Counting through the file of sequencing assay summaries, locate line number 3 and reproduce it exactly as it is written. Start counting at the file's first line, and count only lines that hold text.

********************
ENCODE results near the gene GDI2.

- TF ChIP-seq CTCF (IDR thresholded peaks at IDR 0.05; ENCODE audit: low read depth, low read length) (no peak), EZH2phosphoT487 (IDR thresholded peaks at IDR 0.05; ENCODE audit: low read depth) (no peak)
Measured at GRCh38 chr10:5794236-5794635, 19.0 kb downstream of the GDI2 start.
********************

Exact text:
Measured at GRCh38 chr10:5794236-5794635, 19.0 kb downstream of the GDI2 start.